Taking stock of the adventures of Tom Swift
Every day Tom Swift goes to work in his
office in the tony financial district of San Francisco. Prospective
clients will find Swift's shingle around the corner from the Pacific
Stock Exchange -- and a world apart from his competitors at the
larger brokerage houses nearby. Swift, 36, has cultivated a niche of
HIVers seeking advice in planning the futures they thought they'd
"I love it," he says, his clear blue eyes flashing with pride. "I
have finally put it all together." In this mecca for many whose CD4
cells are rising as steeply as their debt, the box of Kleenex in the
file cabinet behind Swift's desk is as much a necessity as a
calculator. He leans in and says, "Someone came to me and said, 'I
planned for every possibility but life.'"
But Swift swears to the it's-never-too-late philosophy. After
testing positive in 1995, he spent his retirement fund and ditched
his job at a Chicago gay rights group to, as he puts it, live and
die in San Francisco. But after a sudden protease-based surge of
life, Swift realized his plans needed revising and he needed a job.
Now he's on a mission to help others overcome "the significant lack
of retirement planning in the gay community."
To demonstrate one investment strategy, he stands up and empties
his suit pockets, spilling more than a dozen pills onto the desk.
"This is what we should invest in," Swift says, pointing to the
regimen he takes twice a day. "Glaxo Wellcome made a billion dollars
off AZT. There's no reason we shouldn't own that company -- or at
least part of it. We're driving the profits -- we should be taking
part in them."
And Swift sees the survivors' market as only growing. For proof,
he recalls the "No Obits" headline of a recent Bay Area
Reporter, a San Francisco gay weekly. "That's what we call, in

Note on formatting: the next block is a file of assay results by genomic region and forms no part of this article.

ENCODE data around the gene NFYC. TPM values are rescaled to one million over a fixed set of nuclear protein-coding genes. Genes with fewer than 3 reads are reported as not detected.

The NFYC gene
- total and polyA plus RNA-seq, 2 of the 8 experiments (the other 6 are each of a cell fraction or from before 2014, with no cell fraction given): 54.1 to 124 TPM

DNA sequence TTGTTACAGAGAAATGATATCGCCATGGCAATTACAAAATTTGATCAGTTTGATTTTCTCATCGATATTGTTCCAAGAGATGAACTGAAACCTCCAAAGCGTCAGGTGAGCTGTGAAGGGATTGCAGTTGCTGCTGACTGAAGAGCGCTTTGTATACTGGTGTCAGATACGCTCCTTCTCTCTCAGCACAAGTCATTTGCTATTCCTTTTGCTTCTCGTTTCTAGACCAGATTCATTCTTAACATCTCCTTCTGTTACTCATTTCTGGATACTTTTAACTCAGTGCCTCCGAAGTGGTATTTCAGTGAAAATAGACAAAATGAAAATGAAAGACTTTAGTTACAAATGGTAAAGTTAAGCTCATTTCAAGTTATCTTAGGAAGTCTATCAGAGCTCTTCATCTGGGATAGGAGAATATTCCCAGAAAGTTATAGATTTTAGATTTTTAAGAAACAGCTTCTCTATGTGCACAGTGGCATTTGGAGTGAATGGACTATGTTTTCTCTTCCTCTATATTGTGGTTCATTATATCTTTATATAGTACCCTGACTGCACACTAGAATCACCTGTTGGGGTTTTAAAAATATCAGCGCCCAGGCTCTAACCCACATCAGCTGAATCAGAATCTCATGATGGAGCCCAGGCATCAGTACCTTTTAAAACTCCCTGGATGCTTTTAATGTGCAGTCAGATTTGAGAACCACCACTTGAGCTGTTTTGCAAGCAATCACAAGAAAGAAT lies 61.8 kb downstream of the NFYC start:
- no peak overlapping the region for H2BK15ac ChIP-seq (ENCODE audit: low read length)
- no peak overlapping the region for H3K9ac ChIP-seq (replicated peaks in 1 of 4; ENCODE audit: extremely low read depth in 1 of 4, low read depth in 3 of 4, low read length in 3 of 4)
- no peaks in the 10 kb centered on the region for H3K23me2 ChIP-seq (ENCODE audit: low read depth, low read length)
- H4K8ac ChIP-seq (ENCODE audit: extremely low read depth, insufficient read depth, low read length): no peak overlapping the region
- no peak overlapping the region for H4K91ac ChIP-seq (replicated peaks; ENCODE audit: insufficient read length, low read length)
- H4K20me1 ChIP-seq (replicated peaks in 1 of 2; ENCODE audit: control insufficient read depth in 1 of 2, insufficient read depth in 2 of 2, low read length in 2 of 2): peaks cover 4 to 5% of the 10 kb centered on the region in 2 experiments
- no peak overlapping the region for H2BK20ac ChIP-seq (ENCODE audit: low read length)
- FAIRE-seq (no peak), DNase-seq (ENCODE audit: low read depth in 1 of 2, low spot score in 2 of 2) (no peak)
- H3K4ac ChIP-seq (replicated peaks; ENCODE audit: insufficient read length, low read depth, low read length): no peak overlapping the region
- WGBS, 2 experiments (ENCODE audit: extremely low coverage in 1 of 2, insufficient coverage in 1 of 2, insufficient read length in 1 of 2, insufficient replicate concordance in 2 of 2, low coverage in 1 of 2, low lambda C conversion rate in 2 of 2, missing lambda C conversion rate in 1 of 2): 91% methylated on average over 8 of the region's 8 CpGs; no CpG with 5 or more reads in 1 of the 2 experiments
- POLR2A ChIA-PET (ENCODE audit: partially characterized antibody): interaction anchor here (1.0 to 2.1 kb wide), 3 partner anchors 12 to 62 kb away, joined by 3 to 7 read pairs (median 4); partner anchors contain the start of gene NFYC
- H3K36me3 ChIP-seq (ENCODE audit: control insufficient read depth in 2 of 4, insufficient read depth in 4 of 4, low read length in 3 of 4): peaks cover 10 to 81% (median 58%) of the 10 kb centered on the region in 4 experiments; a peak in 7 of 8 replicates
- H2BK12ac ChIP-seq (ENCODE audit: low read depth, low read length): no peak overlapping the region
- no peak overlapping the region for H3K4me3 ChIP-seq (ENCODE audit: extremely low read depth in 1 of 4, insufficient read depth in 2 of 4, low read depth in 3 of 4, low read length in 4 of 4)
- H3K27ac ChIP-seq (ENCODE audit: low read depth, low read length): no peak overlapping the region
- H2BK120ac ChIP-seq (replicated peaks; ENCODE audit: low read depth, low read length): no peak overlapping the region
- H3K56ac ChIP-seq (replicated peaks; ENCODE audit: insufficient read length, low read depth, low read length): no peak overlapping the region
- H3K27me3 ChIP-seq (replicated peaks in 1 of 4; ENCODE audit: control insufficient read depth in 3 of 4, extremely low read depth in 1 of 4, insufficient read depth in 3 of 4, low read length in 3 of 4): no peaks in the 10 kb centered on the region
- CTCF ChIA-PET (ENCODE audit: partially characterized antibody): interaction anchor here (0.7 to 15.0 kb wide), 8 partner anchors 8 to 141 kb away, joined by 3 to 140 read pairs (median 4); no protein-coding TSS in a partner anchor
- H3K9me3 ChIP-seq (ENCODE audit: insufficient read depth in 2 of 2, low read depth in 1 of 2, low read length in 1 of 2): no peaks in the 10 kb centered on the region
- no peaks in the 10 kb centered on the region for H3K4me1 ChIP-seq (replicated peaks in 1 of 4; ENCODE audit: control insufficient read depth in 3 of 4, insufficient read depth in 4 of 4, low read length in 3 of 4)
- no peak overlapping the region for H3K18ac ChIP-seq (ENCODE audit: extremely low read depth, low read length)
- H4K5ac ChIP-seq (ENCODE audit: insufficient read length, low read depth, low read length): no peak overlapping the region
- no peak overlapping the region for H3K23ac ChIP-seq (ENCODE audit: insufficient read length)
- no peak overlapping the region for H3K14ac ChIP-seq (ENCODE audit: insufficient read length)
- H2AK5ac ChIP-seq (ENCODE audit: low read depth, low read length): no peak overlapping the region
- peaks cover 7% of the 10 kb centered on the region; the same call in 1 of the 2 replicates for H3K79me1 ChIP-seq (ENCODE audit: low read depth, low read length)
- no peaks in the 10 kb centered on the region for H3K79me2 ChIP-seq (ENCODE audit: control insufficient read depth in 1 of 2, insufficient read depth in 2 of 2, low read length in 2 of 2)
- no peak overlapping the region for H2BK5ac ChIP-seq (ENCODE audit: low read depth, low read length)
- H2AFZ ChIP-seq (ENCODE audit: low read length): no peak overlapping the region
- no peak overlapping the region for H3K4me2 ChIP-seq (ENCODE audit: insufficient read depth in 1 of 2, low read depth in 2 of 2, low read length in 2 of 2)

my business, a leading economic indicator."
Swift learned the jargon from his boss, John Horton, founder of
the Horton Investment Advisory Group. "From Day One, he was so
impressive," Horton says. "He had a business plan and a focus. He
was very passionate about what he could do." Horton admits he's
faced flack in financial circles for hiring an out and outspoken HIV
positive gay man, but he's pleased with Swift's performance. "I'd
rather have more of Tom," he says. "From a business perspective, his
people are underserved."
Horton's not the only one who can't get enough Tom. Swift is
having great success taking his message on the road, leading
seminars locally and in Los Angeles to educate survivors of AIDS on
investing successfully for the future. And Swift knows how to draw a
crowd. "I use props and the Village People," he says. "It's
financial planning -- you gotta make it interesting."
The Bucks Start Here
Straight from the hip, here
are 10 Swift tips for solving your debt and getting your life back
in order. Start today!
- Keep health a top priority. People like us can't work
18-hour days. If you don't have health, what's the point of
working so hard?
- Check your emotional baggage. This is a time of
renewal. Embrace it as a chance to start over and plan your
- Face your debt head-on without shame. Any decisions you
made while facing a terminal illness were proper -- even maxing
out credit cards. But if you're going to live now, you need new
- Get help. It's easy to seek assistance in health-crisis
mode. When we're doing better, we sometimes feel we don't deserve
it. Trust me, you do.
- Don't fear the tax man. Haven't filed in a few years?
Find a low-cost enrolled agent and get an hour's consultation.
- Be patient. If we hear the 60 Minutes clock on our
lives and invest with urgency, we'll only lose money faster.
- Evaluate your relationship. Did you -- like me --
settle down with someone just because you thought you were dying?
You're putting together a long-term financial plan -- is your
partner really the one you want in it?
- Invest in what you know. If you believe in a product,
you can believe in its stock potential.
- Ask yourself how long you're going to be here. Many
people avoid the question, but planning for the future requires
- Dream again. After testing positive, I whittled my
dreams down to a manageable few. Now some of us can revise and
expand our wish lists.